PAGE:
21 Amazing Facts About Dublin, Ireland That You Didn't Know

Rajnandini Roychoudhury
Jan 10, 2023 By Rajnandini Roychoudhury
Originally Published on Dec 01, 2021
Edited by Rhea Nischal
Discover fascinating facts about Dublin, Ireland that you won't believe!
Age: 3-18
Read time: 7.9 Min

The capital of Ireland, Dublin, is famous throughout the world for not just its beauty, but also its rich culture and history.

The name of this city translates to 'Dubh Linn' in Old Irish Gaelic, which means 'Black Pool'. The city of Dublin is located on the southeast coast of Ireland, with the River Liffey dividing it into North and South.

Dublin was designated as the capital of Ireland. From the time of earliest settlements in Ireland, Dublin was the seat of power and the main city where most of the major historical events took place.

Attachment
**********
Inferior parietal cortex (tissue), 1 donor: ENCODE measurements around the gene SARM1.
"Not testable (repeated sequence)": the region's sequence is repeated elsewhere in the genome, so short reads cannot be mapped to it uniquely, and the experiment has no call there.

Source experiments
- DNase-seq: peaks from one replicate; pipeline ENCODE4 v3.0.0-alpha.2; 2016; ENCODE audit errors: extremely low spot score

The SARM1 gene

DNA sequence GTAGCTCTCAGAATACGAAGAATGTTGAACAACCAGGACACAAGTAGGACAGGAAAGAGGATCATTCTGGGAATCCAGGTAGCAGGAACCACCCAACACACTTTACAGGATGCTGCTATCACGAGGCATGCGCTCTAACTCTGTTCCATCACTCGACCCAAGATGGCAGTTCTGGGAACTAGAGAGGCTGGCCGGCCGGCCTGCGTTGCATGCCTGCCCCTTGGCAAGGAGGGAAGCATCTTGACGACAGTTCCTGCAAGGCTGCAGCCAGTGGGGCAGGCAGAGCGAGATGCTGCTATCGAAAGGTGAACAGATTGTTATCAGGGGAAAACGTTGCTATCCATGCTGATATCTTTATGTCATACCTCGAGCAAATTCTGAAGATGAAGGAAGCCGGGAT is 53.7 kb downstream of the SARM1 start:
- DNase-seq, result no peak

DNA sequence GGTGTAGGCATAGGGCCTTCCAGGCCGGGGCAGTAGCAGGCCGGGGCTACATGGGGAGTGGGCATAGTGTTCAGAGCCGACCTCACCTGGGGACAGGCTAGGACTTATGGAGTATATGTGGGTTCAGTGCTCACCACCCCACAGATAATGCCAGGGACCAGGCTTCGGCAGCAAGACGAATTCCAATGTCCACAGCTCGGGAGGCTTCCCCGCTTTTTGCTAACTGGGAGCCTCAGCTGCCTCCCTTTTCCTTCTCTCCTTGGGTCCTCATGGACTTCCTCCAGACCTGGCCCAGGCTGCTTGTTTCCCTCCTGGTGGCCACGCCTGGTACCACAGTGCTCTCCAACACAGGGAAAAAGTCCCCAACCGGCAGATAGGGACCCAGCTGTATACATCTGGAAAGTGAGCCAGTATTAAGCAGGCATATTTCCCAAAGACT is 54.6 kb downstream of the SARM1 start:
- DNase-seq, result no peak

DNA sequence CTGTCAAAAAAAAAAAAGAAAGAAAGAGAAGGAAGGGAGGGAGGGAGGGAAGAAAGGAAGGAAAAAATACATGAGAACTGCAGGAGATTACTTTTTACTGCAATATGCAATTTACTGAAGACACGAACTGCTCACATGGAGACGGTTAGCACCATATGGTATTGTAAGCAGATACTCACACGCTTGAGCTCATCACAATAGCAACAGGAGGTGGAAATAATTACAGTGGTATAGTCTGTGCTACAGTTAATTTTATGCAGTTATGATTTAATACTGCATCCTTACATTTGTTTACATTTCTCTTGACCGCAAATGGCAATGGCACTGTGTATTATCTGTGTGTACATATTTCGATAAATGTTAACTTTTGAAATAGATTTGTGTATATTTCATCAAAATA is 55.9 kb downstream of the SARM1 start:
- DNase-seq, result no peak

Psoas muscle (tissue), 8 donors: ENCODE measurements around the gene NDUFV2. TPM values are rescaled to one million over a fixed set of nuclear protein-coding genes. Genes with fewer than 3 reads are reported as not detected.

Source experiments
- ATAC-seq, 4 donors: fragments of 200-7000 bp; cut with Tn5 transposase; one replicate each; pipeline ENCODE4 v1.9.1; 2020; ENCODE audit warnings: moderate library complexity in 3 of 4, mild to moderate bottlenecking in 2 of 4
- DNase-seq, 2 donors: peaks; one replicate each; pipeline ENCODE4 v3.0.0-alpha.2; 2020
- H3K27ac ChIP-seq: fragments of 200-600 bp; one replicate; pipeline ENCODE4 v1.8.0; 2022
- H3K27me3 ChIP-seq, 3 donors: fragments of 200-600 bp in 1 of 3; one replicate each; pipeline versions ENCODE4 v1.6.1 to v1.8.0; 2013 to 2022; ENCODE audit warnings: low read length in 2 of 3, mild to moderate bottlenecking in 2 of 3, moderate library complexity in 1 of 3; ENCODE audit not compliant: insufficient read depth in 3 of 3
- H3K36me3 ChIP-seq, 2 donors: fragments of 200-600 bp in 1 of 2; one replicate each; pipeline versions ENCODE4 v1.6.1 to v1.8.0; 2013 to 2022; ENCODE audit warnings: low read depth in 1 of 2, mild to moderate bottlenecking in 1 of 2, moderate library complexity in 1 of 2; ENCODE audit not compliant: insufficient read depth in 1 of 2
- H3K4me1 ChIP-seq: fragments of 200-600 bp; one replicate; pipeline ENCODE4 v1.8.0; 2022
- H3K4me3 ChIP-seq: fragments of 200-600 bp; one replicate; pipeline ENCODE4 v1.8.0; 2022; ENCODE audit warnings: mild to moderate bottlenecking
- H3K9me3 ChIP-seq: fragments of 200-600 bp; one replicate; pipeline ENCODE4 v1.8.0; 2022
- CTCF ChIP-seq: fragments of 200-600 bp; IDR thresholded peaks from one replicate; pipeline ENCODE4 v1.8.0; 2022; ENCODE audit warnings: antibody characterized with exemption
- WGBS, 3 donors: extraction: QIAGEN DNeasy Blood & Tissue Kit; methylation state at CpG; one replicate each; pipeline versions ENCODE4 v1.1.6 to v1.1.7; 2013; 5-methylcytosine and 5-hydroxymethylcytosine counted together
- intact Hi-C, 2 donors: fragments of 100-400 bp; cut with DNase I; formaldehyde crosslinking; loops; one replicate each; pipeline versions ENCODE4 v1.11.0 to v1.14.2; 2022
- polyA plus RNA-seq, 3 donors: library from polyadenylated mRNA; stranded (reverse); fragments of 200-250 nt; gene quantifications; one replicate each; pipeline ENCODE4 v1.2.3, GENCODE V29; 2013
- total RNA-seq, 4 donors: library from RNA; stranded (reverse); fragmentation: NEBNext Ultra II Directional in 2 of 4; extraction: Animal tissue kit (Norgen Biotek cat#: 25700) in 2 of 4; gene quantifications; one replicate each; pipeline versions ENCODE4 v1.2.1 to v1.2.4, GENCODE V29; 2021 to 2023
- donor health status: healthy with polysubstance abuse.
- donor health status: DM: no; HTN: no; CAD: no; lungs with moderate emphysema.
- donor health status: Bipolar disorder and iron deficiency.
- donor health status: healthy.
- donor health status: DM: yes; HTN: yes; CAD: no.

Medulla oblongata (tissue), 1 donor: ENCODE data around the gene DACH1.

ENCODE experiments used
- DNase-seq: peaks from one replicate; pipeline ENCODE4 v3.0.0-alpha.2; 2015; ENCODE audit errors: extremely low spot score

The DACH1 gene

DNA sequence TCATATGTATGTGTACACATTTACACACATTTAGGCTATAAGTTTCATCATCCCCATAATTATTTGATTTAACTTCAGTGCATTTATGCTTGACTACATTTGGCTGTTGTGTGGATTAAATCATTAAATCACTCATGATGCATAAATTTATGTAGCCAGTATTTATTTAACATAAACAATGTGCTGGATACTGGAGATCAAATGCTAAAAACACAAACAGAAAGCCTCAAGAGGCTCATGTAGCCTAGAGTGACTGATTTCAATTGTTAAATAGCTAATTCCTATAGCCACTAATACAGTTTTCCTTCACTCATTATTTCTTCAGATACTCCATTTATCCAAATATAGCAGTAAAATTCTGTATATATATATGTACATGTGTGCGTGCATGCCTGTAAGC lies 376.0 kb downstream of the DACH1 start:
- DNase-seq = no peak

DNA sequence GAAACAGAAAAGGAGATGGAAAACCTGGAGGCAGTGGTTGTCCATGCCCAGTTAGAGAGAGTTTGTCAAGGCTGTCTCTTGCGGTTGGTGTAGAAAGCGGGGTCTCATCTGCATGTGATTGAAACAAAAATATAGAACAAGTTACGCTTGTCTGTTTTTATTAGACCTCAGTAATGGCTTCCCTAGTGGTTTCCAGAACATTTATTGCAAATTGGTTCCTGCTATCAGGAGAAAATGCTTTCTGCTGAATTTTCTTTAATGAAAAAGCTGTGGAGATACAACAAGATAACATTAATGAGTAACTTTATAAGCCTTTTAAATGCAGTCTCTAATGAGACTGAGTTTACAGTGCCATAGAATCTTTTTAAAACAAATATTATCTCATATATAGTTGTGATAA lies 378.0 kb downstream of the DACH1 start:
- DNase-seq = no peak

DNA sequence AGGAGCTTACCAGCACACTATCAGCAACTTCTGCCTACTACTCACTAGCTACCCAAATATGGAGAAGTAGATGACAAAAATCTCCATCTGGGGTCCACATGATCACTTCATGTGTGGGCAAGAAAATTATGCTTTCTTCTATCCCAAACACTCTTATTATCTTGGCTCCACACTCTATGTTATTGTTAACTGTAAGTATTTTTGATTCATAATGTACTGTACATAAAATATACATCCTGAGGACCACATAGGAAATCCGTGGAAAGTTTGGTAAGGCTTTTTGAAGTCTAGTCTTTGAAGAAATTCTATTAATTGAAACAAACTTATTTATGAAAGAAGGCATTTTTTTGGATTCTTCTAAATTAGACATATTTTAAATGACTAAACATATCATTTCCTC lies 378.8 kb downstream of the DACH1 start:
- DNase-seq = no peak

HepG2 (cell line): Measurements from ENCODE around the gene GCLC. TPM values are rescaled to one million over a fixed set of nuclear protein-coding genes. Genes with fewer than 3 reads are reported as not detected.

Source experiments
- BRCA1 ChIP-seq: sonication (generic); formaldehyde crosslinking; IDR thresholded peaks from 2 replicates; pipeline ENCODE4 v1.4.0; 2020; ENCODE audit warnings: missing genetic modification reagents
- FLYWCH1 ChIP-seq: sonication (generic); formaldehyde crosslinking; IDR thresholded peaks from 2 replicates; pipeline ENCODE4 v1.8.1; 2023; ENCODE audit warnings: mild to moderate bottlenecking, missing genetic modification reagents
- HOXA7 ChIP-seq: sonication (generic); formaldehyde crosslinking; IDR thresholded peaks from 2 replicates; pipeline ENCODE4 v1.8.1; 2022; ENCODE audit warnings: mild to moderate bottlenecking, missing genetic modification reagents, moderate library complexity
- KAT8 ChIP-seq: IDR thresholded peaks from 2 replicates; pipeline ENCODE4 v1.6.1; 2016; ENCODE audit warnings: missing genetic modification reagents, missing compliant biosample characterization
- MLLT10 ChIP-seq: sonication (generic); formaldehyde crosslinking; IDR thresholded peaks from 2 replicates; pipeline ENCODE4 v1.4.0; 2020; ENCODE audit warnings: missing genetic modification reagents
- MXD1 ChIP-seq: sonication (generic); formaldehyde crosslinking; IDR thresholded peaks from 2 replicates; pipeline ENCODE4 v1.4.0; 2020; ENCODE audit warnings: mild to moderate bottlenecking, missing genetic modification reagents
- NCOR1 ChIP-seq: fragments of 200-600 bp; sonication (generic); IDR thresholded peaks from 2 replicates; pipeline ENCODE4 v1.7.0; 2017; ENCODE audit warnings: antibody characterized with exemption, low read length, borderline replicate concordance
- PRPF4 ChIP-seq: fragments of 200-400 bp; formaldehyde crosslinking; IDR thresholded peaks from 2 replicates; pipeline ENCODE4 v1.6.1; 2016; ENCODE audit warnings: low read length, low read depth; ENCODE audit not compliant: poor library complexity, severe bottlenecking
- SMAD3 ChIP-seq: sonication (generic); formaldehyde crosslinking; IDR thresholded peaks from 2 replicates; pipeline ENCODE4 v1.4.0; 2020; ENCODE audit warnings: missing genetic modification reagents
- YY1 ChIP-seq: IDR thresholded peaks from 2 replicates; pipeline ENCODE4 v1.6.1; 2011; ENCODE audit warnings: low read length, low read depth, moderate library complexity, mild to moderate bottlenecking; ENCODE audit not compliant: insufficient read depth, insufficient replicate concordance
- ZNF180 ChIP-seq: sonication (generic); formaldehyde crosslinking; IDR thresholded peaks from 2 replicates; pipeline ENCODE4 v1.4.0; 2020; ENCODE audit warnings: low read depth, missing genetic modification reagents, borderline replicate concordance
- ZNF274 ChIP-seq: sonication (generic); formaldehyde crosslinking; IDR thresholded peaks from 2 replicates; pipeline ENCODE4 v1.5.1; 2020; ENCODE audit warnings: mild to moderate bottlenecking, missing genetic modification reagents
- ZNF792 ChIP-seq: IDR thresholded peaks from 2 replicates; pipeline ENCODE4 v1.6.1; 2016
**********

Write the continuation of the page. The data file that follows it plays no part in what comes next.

The entire city of Dublin covers an area of 356 sq mi (922 sq km) and has over 1.3 million people residing in it. One of the most beautiful aspects of Dublin is its close association with the world of literature.

Famous literary figures like George Bernard Shaw, Oscar Wilde, and James Joyce all hailed from Dublin. The number of pubs in Dublin is also mind-blowing, with its oldest pub, the 'Brazen Head' being quite popular among locals and tourists.

Another feature that makes Dublin famous is that it has the only bridge (the O'Connell Bridge) in Europe with a greater width than length. Even to this day, Dublin is well-known for a number of reasons, including the famous Guinness Brewery and Phoenix Park.

Famous artists like Colin Farrell and Maurene O'Hara were born in Dublin. To learn more facts about Dublin, keep reading!

You can also check out facts about Belarus and facts about Botswana here at Kidadl.